Chevron: Most LNG Prices to Remain Linked to Oil
By Mari Iwata
Although many Japanese natural gas buyers see a gas glut in North America as an opportunity to significantly reduce their liquefied natural gas bills, a senior Chevron Corp. CVX +1.40%executive cautioned Wednesday that plans to link LNG pricing to U.S. benchmark gas prices won’t prove to be economic for most conventional LNG projects.
“Crude-oil projects dictate the cost of LNG projects,” Chevron Gas and Midstream President Joseph Geagea told Dow Jones Newswires. “The same drilling rigs, the same engineering contractors and the same labor force [as are used in the oil industry] are used to build LNG projects.”
The connection between crude oil and LNG is reflected in the current Asian pricing benchmark for term LNG, the Japan crude cocktail, a basket of crude grades. Contracts based on the JCC have recently put the price of LNG around $18 per million British thermal units as compared with around $3.50/mmbtu for the fuel in gaseous form out of Henry Hub in Louisiana.
Most Japanese utilities have reported net losses so far in the fiscal year that began April 1, citing high fossil fuel costs. Japanese demand, especially for LNG, has surged since the March 2011 Fukushima accident, which immediately put several nuclear reactors offline and by May 2012 sidelined the entire fleet, as power companies kept them idled after maintenance shutdowns due to public safety concerns—two reactors have since been brought back online.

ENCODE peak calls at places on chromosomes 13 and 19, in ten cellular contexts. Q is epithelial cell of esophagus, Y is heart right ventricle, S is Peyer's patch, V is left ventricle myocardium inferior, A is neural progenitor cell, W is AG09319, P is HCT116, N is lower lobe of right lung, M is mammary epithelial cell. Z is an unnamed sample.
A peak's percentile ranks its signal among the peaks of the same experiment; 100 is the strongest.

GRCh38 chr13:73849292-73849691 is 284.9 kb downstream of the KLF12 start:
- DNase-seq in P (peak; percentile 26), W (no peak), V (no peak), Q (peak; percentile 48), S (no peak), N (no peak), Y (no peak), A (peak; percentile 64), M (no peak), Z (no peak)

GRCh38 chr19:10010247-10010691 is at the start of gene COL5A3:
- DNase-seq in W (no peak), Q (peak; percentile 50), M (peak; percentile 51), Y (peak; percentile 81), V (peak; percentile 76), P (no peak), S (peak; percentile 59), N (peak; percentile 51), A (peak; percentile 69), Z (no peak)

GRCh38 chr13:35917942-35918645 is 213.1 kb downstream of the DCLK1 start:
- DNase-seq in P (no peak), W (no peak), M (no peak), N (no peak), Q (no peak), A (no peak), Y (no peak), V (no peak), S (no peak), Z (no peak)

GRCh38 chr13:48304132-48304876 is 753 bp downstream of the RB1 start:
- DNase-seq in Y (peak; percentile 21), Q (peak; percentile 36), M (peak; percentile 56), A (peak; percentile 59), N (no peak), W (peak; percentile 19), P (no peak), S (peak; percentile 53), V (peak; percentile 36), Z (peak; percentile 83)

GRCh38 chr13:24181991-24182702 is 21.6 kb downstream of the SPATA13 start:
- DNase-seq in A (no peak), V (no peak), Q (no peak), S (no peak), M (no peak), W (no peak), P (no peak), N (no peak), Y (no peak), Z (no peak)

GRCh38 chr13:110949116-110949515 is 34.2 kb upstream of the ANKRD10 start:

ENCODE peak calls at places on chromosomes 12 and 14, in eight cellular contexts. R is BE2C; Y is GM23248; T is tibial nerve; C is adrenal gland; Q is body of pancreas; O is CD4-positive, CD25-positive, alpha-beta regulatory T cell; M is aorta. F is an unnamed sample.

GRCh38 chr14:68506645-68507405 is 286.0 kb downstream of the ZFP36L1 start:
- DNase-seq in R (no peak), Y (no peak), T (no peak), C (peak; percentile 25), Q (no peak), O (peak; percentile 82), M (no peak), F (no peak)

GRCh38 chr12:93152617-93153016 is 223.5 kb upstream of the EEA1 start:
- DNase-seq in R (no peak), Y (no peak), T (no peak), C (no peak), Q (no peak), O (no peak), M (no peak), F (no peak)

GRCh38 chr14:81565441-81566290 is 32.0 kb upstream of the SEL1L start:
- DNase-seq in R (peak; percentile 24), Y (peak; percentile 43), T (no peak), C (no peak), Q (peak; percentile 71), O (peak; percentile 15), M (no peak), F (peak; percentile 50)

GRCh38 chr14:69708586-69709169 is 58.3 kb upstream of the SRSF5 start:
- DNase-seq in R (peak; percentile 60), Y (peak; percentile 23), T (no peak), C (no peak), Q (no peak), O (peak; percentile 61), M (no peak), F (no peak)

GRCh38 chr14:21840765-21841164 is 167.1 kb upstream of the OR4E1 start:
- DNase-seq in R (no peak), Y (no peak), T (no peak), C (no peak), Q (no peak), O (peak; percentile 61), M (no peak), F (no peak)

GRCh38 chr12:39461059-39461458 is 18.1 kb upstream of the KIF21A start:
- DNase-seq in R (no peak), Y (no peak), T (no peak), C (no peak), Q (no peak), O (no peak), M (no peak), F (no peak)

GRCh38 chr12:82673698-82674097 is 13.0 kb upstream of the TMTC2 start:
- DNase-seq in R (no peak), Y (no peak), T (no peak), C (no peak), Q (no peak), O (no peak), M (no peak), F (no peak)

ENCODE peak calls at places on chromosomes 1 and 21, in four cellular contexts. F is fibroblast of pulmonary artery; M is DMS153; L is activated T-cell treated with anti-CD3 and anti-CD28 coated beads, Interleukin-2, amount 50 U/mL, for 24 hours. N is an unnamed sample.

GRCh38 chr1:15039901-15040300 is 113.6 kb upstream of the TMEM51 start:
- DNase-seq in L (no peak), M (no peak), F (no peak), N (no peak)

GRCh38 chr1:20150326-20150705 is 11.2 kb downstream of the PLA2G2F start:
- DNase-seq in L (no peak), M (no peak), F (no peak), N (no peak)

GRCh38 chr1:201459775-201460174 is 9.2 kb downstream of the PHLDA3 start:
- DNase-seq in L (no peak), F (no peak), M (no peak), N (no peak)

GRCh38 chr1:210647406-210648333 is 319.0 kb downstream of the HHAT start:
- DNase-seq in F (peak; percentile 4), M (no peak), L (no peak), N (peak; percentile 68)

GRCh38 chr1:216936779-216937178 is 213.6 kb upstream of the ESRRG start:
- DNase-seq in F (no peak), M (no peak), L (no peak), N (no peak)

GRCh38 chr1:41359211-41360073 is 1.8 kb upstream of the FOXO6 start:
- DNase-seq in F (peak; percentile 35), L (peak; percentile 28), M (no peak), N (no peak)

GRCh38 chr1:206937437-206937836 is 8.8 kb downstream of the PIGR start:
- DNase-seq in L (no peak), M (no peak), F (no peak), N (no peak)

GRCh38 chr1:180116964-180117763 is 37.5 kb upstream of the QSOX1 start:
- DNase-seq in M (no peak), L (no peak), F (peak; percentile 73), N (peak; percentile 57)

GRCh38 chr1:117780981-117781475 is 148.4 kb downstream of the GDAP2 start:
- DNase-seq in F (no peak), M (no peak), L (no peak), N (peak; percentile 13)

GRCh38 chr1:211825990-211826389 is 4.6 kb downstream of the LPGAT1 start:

The Japanese government and utilities have been lobbying major LNG producers to move away from the JCC benchmark and adopt new formulas, including Henry Hub-linked pricing.
Mr. Geagea said LNG prices could only be linked to Henry Hub in places where liquefaction plant operators can buy natural gas at prices similar to the main U.S. benchmark, which was pushed below $2/mmbtu as recently as April thanks to a boom in shale-gas output.
Much of the LNG that Japanese buyers have secured in recent years—either by buying stakes in LNG projects or signing long-term contracts—will come from Australia.
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